Hands On With the Pocketbook Color
Pocketbook’s newest ereader arrived on my doorstep yesterday. I’ve had a day to play with it, and while I am impressed with its speed and svelte design, I am not sold on its main feature.
The Pocketbook Color features the new Kaleido E-ink screen, and this screen tech is a vast improvement on E-ink’s two previous generations of color screens. Where the previous color E-ink screens were cursed with a very slow refresh rate and a muddy gray undertone, the new Kaleido screens are capable of displaying up to 4096 colors. The new screens have a white undertone, not gray.
Furthermore, the Pocketbook Color can refresh the screen at a speed that matches that of the Kindle or any other leading ereader. It is so fast that I wish I could play a video on it just to see what happens; I think it might actually be able to play video at 30 fps (or at least close to that speed).
I was in fact testing the Pocketbook Color with a gallery of astronomy photos that I have been saving for wallpapers on my smartphone, and I found that this ereader could refresh the screen – in color – at a rate faster than I had believed possible. I’m not going to claim that it’s as fast as an LCD or LED screen, but it’s in same the ballpark.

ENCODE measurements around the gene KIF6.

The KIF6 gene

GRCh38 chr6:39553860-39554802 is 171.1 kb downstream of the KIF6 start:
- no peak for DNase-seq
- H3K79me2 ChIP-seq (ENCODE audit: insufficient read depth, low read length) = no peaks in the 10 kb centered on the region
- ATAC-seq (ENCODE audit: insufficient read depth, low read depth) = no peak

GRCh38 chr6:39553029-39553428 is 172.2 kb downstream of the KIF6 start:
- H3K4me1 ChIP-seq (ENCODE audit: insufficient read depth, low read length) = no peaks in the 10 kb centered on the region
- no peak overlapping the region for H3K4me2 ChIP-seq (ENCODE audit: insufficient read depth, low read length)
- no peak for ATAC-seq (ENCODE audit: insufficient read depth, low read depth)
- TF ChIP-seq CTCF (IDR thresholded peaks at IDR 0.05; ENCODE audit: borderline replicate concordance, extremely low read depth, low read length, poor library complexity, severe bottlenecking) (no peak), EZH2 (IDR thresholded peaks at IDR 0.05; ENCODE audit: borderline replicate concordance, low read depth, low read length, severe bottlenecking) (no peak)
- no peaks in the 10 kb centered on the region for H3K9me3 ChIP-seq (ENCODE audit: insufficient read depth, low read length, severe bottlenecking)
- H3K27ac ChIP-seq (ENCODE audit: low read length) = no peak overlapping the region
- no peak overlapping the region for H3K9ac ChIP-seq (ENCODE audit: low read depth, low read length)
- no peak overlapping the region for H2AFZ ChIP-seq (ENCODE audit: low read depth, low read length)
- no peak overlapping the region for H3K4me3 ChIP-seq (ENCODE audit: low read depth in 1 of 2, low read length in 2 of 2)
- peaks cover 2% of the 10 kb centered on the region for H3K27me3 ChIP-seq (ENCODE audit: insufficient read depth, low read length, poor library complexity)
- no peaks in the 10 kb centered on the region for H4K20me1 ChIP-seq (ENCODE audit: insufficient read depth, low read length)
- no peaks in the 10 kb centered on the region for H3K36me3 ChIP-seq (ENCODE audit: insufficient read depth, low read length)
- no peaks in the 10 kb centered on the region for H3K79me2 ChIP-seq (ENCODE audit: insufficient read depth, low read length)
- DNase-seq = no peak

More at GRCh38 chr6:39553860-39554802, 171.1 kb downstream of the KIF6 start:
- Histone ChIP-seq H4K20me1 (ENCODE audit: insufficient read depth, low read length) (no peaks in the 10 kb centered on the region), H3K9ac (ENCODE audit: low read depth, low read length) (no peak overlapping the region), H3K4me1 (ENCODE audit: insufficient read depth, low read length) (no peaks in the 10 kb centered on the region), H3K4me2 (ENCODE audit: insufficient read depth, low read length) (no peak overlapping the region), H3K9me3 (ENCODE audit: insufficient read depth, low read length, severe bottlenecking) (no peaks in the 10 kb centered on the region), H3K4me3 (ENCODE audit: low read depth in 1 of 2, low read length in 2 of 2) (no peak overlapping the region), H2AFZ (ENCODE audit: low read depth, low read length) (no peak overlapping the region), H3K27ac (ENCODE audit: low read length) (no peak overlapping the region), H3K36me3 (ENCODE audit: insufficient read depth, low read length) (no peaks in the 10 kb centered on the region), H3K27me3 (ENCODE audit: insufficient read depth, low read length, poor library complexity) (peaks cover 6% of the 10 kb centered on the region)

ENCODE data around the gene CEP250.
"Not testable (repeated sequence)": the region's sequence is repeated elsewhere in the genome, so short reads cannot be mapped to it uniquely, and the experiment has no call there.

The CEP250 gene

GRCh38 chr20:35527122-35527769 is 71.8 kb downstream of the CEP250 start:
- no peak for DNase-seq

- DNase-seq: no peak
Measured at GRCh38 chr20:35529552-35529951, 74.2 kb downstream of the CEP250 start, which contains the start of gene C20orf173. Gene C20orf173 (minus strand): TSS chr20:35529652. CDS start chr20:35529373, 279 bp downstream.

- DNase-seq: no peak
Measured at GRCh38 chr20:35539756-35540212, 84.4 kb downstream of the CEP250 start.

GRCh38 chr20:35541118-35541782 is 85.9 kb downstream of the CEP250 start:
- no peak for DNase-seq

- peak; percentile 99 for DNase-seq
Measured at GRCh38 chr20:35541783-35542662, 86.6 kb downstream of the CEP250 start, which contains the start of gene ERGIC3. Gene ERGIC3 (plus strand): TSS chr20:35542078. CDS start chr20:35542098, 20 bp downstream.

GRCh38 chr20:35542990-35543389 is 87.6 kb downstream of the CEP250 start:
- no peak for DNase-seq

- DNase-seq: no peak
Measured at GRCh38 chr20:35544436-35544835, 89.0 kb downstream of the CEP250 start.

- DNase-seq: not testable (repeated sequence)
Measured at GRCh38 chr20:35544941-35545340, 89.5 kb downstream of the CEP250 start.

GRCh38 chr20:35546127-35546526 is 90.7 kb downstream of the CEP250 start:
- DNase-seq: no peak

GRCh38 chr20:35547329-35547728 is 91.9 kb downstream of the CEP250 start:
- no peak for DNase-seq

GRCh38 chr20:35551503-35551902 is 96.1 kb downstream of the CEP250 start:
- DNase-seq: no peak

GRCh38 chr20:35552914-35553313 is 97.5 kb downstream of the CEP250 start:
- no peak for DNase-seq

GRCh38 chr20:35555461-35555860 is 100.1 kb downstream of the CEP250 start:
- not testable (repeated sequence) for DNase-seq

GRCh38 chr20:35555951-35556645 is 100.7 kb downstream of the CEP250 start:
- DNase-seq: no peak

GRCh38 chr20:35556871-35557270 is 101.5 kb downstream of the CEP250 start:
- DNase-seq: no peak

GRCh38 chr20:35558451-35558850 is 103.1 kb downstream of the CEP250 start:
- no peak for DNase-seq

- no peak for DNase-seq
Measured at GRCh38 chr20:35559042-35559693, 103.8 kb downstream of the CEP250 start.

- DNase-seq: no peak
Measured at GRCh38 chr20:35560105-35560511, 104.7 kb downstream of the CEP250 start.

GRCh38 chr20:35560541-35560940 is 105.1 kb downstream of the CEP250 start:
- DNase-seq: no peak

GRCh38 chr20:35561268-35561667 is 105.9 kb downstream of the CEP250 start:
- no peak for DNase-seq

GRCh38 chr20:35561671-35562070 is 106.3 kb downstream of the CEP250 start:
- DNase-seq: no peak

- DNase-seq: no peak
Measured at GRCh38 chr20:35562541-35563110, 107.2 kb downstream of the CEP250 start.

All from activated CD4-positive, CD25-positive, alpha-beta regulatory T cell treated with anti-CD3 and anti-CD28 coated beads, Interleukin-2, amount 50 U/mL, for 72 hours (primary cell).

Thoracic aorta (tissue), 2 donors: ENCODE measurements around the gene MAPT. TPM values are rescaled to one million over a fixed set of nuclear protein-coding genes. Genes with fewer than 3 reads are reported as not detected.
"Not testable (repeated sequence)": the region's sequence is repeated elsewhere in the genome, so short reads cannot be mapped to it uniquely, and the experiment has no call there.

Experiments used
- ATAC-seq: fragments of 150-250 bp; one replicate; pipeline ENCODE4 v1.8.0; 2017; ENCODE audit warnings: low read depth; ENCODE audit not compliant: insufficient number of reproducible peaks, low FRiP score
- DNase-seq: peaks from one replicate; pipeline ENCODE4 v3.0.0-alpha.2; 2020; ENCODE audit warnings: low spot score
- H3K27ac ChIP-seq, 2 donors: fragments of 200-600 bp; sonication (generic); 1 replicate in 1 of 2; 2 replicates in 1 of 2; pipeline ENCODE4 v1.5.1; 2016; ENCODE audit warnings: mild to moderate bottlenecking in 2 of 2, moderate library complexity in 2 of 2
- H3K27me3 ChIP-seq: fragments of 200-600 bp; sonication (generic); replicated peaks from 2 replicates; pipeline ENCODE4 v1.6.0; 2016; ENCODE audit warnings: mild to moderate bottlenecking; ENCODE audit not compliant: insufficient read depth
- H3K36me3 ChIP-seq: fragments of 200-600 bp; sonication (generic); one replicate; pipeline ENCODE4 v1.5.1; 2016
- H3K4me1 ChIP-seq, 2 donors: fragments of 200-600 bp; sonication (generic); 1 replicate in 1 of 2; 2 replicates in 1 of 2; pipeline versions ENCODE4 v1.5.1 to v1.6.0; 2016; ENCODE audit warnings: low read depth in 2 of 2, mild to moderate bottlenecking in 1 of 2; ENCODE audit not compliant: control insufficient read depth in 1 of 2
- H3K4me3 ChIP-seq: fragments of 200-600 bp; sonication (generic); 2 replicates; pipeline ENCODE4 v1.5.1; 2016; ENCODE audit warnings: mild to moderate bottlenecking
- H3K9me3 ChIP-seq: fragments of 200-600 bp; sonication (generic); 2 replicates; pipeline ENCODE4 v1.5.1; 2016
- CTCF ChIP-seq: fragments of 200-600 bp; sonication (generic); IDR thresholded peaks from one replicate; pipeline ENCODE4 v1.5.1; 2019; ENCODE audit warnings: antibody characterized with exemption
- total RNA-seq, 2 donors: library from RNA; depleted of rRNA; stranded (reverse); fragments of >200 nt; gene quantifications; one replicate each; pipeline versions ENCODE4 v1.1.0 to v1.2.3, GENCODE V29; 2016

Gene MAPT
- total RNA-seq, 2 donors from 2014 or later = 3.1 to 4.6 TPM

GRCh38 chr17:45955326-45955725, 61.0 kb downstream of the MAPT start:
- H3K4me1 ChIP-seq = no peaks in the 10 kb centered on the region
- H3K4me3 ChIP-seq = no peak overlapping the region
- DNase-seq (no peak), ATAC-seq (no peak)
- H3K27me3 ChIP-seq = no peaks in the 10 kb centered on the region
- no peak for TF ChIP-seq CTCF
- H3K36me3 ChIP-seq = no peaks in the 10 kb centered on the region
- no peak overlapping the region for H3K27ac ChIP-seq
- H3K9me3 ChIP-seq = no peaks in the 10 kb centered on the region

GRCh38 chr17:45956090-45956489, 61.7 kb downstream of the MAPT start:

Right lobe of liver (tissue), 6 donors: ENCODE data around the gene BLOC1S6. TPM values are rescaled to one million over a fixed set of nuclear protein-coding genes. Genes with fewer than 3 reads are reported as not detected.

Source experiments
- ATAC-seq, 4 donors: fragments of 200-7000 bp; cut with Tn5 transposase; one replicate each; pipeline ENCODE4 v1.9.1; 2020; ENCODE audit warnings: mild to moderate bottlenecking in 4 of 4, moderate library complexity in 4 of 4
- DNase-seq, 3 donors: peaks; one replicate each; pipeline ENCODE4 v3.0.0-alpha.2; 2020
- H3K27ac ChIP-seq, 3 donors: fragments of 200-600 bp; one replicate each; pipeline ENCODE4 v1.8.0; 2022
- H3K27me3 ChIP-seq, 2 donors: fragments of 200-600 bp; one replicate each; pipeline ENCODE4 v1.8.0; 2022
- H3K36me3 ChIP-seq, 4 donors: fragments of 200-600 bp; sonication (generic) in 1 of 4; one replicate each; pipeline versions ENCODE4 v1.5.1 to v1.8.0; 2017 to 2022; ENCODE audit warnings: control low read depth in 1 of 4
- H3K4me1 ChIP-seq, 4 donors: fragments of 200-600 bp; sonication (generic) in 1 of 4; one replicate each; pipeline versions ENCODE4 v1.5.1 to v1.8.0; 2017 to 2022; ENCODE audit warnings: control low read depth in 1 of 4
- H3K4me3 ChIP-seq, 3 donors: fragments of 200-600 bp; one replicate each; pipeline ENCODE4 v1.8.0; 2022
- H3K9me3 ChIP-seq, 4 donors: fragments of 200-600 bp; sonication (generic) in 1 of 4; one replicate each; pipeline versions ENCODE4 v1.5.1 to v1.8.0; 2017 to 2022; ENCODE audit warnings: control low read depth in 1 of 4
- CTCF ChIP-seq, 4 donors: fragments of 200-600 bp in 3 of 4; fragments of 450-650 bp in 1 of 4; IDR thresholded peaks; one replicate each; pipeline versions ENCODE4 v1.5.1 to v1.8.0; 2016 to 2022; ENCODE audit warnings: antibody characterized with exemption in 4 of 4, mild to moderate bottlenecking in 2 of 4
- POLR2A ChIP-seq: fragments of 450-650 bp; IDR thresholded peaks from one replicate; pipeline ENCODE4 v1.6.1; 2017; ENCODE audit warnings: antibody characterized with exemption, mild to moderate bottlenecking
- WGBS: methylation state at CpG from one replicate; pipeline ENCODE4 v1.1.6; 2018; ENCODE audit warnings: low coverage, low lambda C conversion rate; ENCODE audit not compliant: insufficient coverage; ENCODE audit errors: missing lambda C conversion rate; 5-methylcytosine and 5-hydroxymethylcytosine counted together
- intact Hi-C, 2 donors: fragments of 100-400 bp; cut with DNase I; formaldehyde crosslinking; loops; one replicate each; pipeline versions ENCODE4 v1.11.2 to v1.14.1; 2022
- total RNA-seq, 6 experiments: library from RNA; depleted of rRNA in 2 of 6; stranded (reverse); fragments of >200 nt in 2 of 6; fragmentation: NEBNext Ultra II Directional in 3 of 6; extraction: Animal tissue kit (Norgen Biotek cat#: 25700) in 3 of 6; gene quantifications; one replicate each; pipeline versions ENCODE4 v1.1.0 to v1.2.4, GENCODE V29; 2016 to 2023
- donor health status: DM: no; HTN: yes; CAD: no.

You will never complain about this ereader’s speed.
Its color quality, on the other hand, leaves something to be desired.
Kaleido screens can display up to 4096 colors, but they are limited to displaying those colors at 100 ppi. On the one hand, that is significantly below the resolution of the Carta E-ink screens (300ppi), but at the same time the Kaleido screens have about the same resolution (when displaying color) as the screen on my 15″ Dell laptop.
The reason I made that comparison is that I am not one to worship stats for their own sake. I care about what screens look like when they are in front of me.
And the screen on the Pocketbook Color, well – I think the best way to describe it would be "old newsprint". It reminds me of the old, cheaply-printed periodicals I might find in an archive.
The 4096 color limitation means that the images are not as vibrant as you would see on an LCD screen. They seem rather washed out, or muted. (The colors are more vibrant than you would expect on a grayscale E-ink screen, however.)
O O O
I have to say I am torn. Yes, this is a major breakthrough, and yes, it is faster and better than any color E-ink screen we have seen before, but I am just not that thrilled with the main feature.
Given the Pocketbook Color’s overall quality, however, there is a good chance that I might be in the minority.
This ereader will be shipping soon in Europe. Retail is 199 euros.